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Ontario Government introduces new legislation aimed at protecting farm property rights and animal health

3 minute read

On December 2, 2019, the Minister of Agriculture, Food and Rural Affairs, introduced legislation entitled, Security From Trespass and Protecting Food Safety Act, 2019 in the Ontario Legislature. The proposed legislation, if passed, is aimed to protect farmers, their animals, livestock transporters and the province's food supply.

The proposed legislation would create "animal protection zones" on farms, processing facilities and other prescribed premises.  Animal protection zones include animal enclosures, areas marked with signs in accordance with regulations and other areas on the property the Minister may prescribe.  Explicit consent must be obtained from the property owner before any person can access an animal protection zone.

Protection of animals under the proposed Act

The Ontario Government stated that the proposed legislation would maintain and enhance animal health by:

  • Reducing the risk of animals being exposed to stress and disease by trespassers.
  • Including exceptions to allow access for those enforcing animal welfare legislation, as well as emergency personnel, federal and provincial inspectors, municipal by-law officers and other authorized people.
  • Containing a clause to allow the reference to animal welfare legislation to be updated to the Provincial Animal Welfare Services (PAWS) Act if both are passed by the legislature.

Providing greater deterrents to trespass

The proposed legislation also recognizes the unique risks posed by trespassers on farm or food processing facilities and would deter such trespassers by:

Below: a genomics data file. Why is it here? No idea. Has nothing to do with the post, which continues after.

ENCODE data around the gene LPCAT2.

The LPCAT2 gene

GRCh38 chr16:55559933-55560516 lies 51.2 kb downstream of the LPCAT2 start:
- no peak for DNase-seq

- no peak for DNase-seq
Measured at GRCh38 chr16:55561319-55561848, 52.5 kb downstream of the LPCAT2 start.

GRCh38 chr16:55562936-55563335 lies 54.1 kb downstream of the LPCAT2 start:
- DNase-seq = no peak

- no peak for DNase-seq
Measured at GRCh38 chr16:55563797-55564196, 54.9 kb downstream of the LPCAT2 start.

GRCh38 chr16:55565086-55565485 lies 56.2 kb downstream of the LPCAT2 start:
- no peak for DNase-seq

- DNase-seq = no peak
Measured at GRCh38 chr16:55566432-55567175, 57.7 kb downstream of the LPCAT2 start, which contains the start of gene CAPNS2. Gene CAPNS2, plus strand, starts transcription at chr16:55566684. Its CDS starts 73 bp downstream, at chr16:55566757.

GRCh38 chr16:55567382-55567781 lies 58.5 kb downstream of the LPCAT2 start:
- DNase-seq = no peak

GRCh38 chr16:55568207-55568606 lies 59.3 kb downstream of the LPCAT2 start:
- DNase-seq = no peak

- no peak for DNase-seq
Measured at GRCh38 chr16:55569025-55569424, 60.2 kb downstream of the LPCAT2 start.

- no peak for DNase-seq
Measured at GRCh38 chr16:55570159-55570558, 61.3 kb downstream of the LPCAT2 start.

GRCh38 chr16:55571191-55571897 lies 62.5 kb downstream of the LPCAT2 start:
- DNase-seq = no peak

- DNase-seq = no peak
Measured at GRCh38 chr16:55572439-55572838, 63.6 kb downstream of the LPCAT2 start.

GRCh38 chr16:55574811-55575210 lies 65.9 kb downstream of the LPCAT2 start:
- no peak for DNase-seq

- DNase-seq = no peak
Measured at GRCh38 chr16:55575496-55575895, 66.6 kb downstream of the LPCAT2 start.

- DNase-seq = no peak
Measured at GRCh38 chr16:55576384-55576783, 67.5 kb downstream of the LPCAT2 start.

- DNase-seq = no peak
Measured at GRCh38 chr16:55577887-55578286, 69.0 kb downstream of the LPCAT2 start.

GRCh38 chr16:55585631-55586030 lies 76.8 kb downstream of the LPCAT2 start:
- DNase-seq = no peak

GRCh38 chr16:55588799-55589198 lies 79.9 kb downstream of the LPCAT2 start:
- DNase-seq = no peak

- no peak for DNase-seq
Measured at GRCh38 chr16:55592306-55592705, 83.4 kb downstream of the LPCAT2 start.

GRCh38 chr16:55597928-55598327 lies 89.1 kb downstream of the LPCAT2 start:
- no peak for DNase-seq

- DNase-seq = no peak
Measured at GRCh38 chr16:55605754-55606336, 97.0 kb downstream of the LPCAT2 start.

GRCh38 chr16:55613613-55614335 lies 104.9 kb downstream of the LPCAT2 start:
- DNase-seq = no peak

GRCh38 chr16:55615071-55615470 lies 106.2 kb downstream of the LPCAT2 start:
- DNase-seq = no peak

• Providing escalating fines of up to $15,000 for a first offence and up to $25,000 for subsequent offences, compared to a $10,000 maximum fine under the Trespass to Property Act.
  • Allowing the court to order restitution for any injury, loss or damages suffered as a result of the offence. This could include loss of livestock to stress or disease or loss of food due to safety protocols not being followed and potential contamination.
  • Prescribing aggravating factors that would allow the court to consider factors that might justify an increased fine. If the court choses not to increase the fine based on the aggravating factors they must provide reasons for their decision.
  • Increasing protection for farmers against civil liability from people who were hurt while trespassing or contravening the act as long as there was no intent to do harm or reckless disregard.
  • Prohibiting the stopping, hindering, obstructing or interfering with a motor vehicle that is transporting farm animals.
  • Prohibiting interfering or interacting with farm animals being transported by a motor vehicle without explicit prior consent.

Making it easier to prosecute trespass

The legislation would further enhance Ontario’s trespass laws by:

  • Requiring that a person have explicit prior consent before entering an animal protection zone.
  • Invalidate consent if it was obtained under false pretense or duress.
  • Expand the limitation period in which charges can be laid to two years from the day of the offence or two years from the day when evidence of the offence was uncovered. This compares to a limitation of six months under the Trespass to Property Act.


While the proposed Act would further safeguard Ontario’s food supply, farmers and food processing facilities should take the following actions:

  • Post signs indicating private property and no-trespassing around animal protection zones.
  • Keep gates secured to impede access to animal protection zones.
  • Use security cameras to monitor animal protection zones.
  • If a person does trespass, inform the person to leave and phone the police immediately, ensuring you advise the police that there is a threat to both human and animal safety. Do not engage with them further or attempt to remove them from your property.
  • Assess any damages you may have incurred and discuss your rights to recover your losses with a Lerners agribusiness lawyer.

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Joseph M. Hentz

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